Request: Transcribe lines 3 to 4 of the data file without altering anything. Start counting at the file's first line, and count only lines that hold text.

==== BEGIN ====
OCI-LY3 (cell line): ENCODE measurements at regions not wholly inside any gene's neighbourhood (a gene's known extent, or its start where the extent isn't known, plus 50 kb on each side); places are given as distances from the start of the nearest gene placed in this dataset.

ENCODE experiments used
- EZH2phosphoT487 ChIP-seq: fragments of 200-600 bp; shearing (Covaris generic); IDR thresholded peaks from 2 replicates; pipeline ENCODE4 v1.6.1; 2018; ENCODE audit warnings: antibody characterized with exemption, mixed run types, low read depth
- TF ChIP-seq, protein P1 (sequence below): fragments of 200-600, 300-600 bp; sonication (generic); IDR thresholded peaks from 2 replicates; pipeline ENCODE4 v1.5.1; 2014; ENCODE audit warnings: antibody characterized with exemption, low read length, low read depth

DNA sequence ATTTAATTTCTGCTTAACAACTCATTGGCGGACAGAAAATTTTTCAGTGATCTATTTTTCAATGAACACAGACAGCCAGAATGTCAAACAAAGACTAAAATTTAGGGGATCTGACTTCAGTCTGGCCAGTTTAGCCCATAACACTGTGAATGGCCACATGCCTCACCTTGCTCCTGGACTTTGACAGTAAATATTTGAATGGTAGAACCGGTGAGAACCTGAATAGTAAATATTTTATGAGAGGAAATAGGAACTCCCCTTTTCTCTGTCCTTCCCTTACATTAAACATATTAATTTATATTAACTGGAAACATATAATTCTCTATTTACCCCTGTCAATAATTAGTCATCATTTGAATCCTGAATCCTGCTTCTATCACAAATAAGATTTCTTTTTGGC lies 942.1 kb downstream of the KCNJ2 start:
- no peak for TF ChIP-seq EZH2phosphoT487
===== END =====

- EZH2phosphoT487 ChIP-seq: fragments of 200-600 bp; shearing (Covaris generic); IDR thresholded peaks from 2 replicates; pipeline ENCODE4 v1.6.1; 2018; ENCODE audit warnings: antibody characterized with exemption, mixed run types, low read depth
- TF ChIP-seq, protein P1 (sequence below): fragments of 200-600, 300-600 bp; sonication (generic); IDR thresholded peaks from 2 replicates; pipeline ENCODE4 v1.5.1; 2014; ENCODE audit warnings: antibody characterized with exemption, low read length, low read depth